The Wit and Wisdom of Paul Nourigat
The Wit and Wisdom of Paul Nourigat
Paul Nourigat started pursuing his passion for music later in life and has amassed quite a catalog of tunes. His recent album is entitled Slightly Serious, filled with tunes possessing a whole lot of humor and catchy melodies. His upcoming release Complex Truths presents a more serious side to the musician, addressing serious topics while maintaining a vibrantly melodic infectiousness. From Dennis The Menace meets Johnny Cash to a much more startling way of observing the life we all share, Paul Nourigat fearlessly places his own wit and wisdom into his artistry, and the results should appeal to all types of music fans. Highwire Daze recently caught up with Paul Nourigat to preview his upcoming Complex Truths endeavor and to learn a bit more about his remarkable candor and honesty through his craft. Read on…
Where are you based out of and what is your music scene like there?
I’m a longtime resident of Portland Oregon, a metropolitan area of about 3 million souls, with many creatives among them. There’s a vibrant independent local music scene, across all genres, with more-aspiring acts requiring national stages given the “small city” nature of Portland.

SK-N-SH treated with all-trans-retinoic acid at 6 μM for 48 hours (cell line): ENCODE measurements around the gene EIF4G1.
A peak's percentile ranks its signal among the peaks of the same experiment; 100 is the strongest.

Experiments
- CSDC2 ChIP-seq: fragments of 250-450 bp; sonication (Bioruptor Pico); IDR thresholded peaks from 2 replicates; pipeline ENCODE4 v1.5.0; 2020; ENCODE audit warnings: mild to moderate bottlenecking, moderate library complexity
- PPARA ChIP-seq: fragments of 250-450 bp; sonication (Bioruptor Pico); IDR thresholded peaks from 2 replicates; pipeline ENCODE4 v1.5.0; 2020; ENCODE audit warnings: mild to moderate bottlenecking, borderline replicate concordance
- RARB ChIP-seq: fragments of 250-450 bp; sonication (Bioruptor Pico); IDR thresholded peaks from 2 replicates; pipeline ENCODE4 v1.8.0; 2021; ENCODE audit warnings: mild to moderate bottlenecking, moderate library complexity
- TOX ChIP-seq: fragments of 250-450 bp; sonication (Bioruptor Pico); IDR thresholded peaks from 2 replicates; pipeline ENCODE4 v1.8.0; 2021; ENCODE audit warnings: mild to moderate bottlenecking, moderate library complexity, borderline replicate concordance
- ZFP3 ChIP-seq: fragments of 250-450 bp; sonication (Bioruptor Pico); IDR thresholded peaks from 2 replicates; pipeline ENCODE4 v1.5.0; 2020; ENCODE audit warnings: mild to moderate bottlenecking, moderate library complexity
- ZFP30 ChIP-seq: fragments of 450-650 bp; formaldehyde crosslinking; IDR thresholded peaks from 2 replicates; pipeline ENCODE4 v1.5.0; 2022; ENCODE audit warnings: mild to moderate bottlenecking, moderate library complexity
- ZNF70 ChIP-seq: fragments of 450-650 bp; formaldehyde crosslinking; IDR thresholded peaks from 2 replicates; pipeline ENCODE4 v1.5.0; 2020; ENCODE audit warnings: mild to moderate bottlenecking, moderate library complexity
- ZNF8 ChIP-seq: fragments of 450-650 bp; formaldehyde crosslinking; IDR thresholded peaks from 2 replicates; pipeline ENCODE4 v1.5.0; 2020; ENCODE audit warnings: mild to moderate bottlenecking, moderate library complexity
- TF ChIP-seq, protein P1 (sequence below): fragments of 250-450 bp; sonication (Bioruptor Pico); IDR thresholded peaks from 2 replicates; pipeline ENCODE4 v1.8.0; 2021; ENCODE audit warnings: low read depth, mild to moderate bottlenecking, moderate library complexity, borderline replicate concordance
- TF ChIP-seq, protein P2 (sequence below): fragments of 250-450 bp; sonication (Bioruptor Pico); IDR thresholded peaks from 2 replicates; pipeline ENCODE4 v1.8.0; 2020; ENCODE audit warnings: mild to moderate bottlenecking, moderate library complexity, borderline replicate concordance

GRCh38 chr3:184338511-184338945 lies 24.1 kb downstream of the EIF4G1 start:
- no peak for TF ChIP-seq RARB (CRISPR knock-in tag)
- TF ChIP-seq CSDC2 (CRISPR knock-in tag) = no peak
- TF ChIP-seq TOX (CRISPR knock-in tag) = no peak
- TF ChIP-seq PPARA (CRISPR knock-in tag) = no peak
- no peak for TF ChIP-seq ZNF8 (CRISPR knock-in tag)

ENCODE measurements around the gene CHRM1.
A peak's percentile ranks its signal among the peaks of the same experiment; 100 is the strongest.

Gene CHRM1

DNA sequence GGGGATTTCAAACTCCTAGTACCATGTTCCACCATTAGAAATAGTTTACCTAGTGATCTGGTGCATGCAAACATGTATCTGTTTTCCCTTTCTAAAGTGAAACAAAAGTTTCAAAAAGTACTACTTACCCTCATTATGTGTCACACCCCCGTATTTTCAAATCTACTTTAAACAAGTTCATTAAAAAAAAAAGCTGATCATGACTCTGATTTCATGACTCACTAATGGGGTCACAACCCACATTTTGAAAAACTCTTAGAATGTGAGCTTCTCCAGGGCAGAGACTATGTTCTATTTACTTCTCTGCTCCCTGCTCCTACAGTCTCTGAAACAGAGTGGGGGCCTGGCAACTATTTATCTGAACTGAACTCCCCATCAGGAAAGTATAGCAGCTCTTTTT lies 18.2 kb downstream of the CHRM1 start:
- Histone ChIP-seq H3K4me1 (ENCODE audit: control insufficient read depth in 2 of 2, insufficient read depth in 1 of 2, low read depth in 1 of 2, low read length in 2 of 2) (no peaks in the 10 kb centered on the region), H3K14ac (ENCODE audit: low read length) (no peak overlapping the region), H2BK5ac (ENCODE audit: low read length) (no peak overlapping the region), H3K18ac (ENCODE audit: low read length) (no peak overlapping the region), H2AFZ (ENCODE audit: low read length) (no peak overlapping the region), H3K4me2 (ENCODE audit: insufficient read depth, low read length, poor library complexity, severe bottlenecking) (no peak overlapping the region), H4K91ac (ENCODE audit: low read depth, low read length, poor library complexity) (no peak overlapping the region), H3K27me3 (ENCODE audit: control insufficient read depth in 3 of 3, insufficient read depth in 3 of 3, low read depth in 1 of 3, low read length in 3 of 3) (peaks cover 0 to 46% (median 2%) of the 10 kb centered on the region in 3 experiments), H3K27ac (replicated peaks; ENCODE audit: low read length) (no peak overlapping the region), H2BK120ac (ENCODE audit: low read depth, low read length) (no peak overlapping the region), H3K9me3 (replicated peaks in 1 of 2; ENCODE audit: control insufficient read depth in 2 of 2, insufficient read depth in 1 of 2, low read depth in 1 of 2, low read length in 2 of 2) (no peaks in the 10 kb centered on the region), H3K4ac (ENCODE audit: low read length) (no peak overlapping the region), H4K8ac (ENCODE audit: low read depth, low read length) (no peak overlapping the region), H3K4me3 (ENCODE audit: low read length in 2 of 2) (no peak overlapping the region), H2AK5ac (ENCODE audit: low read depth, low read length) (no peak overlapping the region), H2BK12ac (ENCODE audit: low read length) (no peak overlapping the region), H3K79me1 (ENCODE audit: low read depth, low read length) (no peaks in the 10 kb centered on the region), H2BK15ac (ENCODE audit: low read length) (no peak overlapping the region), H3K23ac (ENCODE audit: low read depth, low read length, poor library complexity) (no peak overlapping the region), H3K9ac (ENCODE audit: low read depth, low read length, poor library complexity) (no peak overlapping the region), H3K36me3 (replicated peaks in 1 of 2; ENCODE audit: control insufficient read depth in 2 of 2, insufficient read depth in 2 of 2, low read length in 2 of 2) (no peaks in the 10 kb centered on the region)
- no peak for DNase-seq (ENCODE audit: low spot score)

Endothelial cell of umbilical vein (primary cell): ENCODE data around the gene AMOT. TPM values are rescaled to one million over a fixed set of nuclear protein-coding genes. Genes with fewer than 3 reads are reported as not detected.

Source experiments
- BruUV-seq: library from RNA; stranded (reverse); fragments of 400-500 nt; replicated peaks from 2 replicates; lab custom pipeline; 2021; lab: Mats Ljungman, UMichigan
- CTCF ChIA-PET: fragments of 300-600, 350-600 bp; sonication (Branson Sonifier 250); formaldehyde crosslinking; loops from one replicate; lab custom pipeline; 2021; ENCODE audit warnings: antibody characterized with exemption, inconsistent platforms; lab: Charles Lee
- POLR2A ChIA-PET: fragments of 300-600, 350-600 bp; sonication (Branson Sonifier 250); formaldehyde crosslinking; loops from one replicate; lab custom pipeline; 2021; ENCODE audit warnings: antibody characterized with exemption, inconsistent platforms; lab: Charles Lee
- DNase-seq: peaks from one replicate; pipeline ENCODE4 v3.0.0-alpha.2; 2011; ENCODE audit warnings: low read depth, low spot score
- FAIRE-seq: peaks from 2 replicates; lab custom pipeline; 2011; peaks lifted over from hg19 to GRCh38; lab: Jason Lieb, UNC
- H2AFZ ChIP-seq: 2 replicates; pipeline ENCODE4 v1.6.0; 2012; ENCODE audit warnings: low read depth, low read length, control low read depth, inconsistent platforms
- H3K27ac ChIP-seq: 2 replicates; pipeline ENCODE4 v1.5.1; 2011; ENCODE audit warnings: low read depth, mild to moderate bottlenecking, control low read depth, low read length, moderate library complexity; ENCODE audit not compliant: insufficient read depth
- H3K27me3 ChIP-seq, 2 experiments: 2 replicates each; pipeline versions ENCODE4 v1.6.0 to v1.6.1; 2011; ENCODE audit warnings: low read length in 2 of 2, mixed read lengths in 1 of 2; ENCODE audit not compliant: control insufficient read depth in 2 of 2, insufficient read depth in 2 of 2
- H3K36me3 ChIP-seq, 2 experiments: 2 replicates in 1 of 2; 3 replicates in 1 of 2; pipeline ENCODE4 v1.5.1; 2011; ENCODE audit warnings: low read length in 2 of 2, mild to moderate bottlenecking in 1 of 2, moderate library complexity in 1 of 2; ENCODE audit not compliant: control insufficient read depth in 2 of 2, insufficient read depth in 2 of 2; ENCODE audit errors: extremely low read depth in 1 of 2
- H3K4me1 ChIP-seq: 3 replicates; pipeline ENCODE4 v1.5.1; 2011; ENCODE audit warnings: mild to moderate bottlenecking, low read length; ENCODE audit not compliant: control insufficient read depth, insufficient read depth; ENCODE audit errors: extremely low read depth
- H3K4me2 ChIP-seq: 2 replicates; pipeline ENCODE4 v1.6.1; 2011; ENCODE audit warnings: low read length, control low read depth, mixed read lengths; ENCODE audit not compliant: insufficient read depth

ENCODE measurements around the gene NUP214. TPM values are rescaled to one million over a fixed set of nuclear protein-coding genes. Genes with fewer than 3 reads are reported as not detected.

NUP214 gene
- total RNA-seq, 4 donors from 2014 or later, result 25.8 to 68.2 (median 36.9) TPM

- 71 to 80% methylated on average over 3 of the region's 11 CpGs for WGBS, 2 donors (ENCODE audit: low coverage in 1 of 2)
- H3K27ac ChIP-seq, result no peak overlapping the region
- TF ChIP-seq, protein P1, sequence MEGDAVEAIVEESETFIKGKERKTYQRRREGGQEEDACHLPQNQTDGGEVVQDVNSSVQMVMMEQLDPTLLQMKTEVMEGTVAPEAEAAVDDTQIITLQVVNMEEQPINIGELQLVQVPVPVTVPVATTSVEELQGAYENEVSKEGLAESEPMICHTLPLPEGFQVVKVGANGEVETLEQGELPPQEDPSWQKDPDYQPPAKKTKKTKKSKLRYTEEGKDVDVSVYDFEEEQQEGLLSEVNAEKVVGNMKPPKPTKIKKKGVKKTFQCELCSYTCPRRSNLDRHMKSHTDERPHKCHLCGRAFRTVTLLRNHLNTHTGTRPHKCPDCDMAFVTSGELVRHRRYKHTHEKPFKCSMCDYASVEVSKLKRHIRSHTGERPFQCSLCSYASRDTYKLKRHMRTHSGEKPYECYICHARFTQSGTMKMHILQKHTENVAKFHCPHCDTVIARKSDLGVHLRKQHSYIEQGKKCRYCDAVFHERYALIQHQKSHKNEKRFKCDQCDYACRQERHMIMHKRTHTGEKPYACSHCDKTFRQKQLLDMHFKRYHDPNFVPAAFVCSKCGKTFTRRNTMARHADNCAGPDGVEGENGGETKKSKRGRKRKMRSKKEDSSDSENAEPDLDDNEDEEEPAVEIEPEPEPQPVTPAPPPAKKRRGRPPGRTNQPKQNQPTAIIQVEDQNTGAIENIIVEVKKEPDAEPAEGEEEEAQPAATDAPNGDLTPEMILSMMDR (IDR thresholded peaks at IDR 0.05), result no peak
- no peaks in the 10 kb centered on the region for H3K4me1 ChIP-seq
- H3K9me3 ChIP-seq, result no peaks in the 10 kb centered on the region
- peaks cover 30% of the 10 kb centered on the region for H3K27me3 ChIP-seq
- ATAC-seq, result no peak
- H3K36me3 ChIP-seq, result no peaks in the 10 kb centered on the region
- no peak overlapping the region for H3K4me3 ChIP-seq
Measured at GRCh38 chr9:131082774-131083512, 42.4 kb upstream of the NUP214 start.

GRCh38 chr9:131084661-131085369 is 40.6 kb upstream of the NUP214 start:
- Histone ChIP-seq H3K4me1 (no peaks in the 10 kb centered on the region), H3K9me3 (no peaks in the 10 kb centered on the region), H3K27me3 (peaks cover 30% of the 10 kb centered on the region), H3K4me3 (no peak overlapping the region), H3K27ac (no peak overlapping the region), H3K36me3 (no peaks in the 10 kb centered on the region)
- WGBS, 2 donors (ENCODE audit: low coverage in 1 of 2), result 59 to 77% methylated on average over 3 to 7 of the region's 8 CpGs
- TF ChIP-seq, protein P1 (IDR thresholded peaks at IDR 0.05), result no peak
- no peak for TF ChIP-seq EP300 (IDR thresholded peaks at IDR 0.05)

You have just released three intriguing demos from your upcoming album Complex Truths. Tell me a little about the upcoming album title Complex Truths and the inspiration behind it.
10 originals on Complex Truths each speak candidly to major concerns in our country and needed changes that will enhance the quality of life for all, while recognizing that there are many dimensions to each challenge and solution. I’m generally thrilled to be alive and thankful for what’s in-place in our country, however we need to be better on many fronts.
Talk about the song Natural Stupidity and the inspiration behind it.
Having worked extensively in data security for decades, I’m keenly aware of the abuses of our privacy and our data. Add to that our dependency on technologies and emerging artificial intelligence, and we are at risk of the Orwellian “dumbing down” and over-control of society. Like all my songs on this album, I’m encouraging change, for each of us to take back our privacy, while continuing to think for ourselves. Ken, this was not an automated response 🙂
Bad Cannot Be Good can certainly be a Complex Truth for some. What is the story behind this song?
The political shitshow we’ve been watching is a global embarrassment, and insult to every person who created or has protected our constitution and democracy. I do NOT have a political bone in my body and don’t give a damn what political party someone belongs to, but strongly believe we should all demand integrity from political leaders, regardless of party, and kick their ass to the curb if they fail to honor their commitment to honor the constitution. I want this song to be a rallying cry for all Americans.
Let’s talk about These Old People and what you are referring to in this song. Old people can sometimes be cooler than younger people…